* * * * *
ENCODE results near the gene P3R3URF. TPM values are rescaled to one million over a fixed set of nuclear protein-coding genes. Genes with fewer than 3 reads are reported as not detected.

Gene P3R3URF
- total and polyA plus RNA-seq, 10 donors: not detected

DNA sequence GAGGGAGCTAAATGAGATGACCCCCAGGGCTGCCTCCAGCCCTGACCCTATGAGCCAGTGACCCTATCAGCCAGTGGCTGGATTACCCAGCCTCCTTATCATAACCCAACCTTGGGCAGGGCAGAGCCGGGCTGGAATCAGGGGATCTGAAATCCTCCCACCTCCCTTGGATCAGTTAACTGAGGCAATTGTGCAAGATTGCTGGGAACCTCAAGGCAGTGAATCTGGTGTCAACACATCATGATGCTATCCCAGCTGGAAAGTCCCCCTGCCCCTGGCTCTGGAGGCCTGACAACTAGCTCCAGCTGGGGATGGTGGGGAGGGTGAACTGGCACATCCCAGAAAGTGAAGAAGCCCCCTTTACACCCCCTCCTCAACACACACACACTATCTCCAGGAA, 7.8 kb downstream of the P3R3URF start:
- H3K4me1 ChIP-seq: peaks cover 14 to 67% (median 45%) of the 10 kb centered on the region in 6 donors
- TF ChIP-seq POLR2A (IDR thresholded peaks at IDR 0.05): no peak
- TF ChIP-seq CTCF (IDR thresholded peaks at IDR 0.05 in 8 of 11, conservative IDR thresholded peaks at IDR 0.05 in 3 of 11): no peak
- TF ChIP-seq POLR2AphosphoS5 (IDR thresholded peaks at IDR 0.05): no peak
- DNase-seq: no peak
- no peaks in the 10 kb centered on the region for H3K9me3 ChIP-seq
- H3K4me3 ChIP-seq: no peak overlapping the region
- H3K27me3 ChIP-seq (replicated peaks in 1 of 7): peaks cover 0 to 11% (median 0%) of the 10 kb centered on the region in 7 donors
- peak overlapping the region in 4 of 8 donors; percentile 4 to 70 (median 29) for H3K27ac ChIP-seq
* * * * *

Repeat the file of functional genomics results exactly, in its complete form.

ENCODE results near the gene P3R3URF. TPM values are rescaled to one million over a fixed set of nuclear protein-coding genes. Genes with fewer than 3 reads are reported as not detected.

Gene P3R3URF
- total and polyA plus RNA-seq, 10 donors: not detected

DNA sequence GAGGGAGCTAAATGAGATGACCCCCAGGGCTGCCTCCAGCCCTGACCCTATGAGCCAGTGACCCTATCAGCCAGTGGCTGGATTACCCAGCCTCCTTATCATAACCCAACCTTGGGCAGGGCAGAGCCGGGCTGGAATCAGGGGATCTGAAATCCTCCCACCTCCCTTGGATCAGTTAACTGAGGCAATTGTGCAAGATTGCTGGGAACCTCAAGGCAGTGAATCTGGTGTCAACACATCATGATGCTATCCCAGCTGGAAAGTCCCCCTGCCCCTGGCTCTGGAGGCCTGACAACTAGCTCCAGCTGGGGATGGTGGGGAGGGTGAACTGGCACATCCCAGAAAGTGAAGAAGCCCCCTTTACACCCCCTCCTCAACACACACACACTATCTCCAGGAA, 7.8 kb downstream of the P3R3URF start:
- H3K4me1 ChIP-seq: peaks cover 14 to 67% (median 45%) of the 10 kb centered on the region in 6 donors
- TF ChIP-seq POLR2A (IDR thresholded peaks at IDR 0.05): no peak
- TF ChIP-seq CTCF (IDR thresholded peaks at IDR 0.05 in 8 of 11, conservative IDR thresholded peaks at IDR 0.05 in 3 of 11): no peak
- TF ChIP-seq POLR2AphosphoS5 (IDR thresholded peaks at IDR 0.05): no peak
- DNase-seq: no peak
- no peaks in the 10 kb centered on the region for H3K9me3 ChIP-seq
- H3K4me3 ChIP-seq: no peak overlapping the region
- H3K27me3 ChIP-seq (replicated peaks in 1 of 7): peaks cover 0 to 11% (median 0%) of the 10 kb centered on the region in 7 donors
- peak overlapping the region in 4 of 8 donors; percentile 4 to 70 (median 29) for H3K27ac ChIP-seq